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October 2019

How to Deal With Childhood Trauma and Build More Meaningful Adult Relationships [scmp.com]

By Luisa Tam, South China Morning Post, October 27, 2019 Unresolved childhood issues that often lie dormant for years can suddenly come flooding back. Not only can this be painful for the individual, but it can hurt our relationships with other people, especially romantic ones. They say a difficult childhood can have many lifelong negative effects, such as the inability to form meaningful and long-lasting relationships, build trust, or intimacy with another person. We all desire love and...

Home Gun Safety Queries in Well-Child Visits [jamanetwork.com]

By Carole H. Stipelman, Greg Stoddard, Kyle Bata, et al., JAMA Pediatrics, October 28, 2019 Firearms are a leading cause of death in US children, and the rate of suicide by firearms in people aged 10 to 19 years has increased since 2008.1 In the United States, 4.6 million children (approximately 7%) live in households with at least 1 gun that is stored loaded and unlocked.2 Safe storage of guns and ammunition may decrease the occurrence of self-inflicted or unintentional firearm injury to...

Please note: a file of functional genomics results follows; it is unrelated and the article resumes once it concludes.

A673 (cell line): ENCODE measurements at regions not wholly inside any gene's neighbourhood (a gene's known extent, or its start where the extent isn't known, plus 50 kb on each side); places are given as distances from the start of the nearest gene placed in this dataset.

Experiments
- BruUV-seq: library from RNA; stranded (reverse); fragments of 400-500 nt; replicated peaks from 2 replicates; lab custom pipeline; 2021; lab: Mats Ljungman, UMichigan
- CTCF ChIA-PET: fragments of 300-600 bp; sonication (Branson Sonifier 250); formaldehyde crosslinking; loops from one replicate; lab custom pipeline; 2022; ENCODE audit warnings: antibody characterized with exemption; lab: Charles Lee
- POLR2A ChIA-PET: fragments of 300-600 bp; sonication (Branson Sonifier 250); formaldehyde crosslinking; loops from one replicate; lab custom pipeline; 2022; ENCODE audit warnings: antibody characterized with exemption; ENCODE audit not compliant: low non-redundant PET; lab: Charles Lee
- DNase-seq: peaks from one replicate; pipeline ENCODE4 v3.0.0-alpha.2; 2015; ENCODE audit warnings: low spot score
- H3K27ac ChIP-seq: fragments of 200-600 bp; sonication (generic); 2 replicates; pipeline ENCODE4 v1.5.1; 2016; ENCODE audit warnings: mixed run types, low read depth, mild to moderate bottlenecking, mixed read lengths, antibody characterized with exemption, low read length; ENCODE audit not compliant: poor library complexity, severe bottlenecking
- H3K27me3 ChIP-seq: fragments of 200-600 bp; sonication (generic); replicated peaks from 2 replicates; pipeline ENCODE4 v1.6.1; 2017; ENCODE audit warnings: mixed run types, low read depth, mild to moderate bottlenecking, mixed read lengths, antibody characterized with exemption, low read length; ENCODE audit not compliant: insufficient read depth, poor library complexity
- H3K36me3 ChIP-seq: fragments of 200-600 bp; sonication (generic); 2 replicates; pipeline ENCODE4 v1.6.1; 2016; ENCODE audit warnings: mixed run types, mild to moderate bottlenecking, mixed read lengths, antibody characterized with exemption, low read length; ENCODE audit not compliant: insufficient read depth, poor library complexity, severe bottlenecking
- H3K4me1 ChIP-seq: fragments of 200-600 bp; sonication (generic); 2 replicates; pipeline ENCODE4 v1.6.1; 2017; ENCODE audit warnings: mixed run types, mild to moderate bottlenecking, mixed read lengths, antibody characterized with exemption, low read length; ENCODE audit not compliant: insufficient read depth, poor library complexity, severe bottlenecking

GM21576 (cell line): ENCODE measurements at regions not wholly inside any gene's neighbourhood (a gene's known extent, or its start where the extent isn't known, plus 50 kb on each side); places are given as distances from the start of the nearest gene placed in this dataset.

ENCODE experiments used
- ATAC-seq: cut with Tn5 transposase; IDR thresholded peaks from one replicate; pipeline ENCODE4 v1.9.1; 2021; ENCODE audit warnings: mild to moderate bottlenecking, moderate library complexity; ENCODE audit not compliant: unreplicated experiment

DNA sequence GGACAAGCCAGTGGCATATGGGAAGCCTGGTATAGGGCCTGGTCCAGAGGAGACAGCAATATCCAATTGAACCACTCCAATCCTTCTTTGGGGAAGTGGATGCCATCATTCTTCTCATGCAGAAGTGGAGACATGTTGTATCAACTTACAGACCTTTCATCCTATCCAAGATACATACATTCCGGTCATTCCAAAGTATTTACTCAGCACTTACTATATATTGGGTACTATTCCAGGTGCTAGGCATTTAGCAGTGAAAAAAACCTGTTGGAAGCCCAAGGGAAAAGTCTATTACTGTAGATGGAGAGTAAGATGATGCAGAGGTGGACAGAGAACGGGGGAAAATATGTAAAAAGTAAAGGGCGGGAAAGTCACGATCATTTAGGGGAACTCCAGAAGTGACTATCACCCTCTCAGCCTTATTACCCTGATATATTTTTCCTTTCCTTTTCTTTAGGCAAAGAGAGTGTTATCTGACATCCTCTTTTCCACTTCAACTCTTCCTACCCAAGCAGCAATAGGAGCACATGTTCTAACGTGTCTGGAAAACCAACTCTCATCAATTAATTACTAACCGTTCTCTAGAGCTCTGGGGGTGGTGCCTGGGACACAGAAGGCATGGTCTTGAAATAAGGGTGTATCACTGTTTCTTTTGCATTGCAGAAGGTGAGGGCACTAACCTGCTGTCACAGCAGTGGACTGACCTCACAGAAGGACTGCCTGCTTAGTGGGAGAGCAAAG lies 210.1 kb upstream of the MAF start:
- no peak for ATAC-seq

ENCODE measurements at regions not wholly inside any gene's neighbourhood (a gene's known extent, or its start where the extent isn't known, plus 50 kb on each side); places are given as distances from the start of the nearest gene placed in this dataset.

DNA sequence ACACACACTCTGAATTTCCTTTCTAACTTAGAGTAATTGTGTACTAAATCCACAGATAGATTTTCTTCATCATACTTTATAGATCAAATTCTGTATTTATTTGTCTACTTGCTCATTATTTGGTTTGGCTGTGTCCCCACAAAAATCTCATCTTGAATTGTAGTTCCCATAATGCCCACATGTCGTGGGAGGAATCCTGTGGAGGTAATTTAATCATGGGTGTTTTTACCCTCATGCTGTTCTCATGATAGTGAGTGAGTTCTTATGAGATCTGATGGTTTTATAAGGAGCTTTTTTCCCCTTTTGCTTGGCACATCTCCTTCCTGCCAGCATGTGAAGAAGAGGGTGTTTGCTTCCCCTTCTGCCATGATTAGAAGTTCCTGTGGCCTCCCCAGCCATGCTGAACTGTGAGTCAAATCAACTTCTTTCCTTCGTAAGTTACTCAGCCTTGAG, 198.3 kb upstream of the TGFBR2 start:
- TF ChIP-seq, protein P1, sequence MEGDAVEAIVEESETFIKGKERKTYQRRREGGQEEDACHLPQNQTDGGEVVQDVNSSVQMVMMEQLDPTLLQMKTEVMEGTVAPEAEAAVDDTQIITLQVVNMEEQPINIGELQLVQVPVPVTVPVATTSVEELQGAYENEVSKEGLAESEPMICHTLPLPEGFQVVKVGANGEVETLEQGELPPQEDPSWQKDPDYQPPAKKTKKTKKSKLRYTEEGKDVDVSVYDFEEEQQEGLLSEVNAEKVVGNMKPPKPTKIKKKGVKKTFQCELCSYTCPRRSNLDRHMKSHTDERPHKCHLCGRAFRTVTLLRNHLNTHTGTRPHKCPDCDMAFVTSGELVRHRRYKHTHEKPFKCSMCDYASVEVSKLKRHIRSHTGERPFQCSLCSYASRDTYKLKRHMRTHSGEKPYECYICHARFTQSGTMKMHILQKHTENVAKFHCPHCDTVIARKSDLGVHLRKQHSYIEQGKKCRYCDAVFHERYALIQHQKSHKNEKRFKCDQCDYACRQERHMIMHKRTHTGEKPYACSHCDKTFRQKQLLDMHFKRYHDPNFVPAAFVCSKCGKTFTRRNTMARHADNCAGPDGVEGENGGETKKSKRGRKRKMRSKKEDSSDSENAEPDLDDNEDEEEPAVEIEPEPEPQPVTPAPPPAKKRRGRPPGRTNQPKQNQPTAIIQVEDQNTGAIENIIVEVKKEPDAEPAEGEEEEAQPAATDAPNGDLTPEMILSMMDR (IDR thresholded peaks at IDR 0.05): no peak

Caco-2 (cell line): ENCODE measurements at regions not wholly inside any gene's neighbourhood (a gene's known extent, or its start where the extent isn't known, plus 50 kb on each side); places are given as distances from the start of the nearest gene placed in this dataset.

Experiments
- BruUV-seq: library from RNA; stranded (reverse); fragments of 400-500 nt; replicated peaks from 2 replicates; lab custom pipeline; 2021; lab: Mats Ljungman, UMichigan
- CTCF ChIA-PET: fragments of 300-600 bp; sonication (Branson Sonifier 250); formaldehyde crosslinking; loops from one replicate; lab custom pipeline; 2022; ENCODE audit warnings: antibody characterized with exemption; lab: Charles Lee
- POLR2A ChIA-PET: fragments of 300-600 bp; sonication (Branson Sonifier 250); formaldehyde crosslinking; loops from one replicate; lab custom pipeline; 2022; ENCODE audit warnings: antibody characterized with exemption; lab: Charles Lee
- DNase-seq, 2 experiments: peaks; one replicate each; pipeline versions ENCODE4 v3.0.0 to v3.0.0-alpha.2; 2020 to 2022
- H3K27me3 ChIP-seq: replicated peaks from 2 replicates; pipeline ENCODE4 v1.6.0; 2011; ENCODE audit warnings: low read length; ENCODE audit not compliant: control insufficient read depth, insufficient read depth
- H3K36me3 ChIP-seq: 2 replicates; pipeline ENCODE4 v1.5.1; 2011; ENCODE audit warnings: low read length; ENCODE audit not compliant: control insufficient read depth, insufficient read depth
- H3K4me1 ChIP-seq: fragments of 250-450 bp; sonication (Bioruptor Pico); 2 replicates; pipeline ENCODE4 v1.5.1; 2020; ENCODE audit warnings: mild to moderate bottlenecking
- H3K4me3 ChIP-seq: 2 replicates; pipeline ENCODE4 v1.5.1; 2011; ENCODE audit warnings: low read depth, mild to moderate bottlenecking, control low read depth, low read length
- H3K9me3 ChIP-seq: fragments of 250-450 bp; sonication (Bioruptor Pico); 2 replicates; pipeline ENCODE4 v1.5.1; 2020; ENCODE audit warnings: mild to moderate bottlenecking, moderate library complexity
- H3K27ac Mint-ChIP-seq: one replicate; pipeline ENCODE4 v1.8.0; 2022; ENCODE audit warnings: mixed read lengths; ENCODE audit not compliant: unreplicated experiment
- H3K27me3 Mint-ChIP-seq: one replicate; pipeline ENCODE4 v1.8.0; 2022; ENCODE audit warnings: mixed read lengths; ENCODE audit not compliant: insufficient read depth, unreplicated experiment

The Value of Social and Emotional Learning; Q&A with Tim Shriver [edsource.org]

By John Fensterwald, EdSource, October 28, 2019 Tim Shriver, a leading figure for three decades in social and emotional learning, is optimistic about the burgeoning interest in the field. “This is the most opportune time I’ve seen for us as educators to make significant improvements in the quality of life for children and the quality of learning outcomes for all children,” he said in an interview with EdSource. Shriver is the chairman of the Special Olympics, which his mother, Eunice Kennedy...

California Teachers Build a 'Nest' For Migrant Kids at the Border [kqed.org]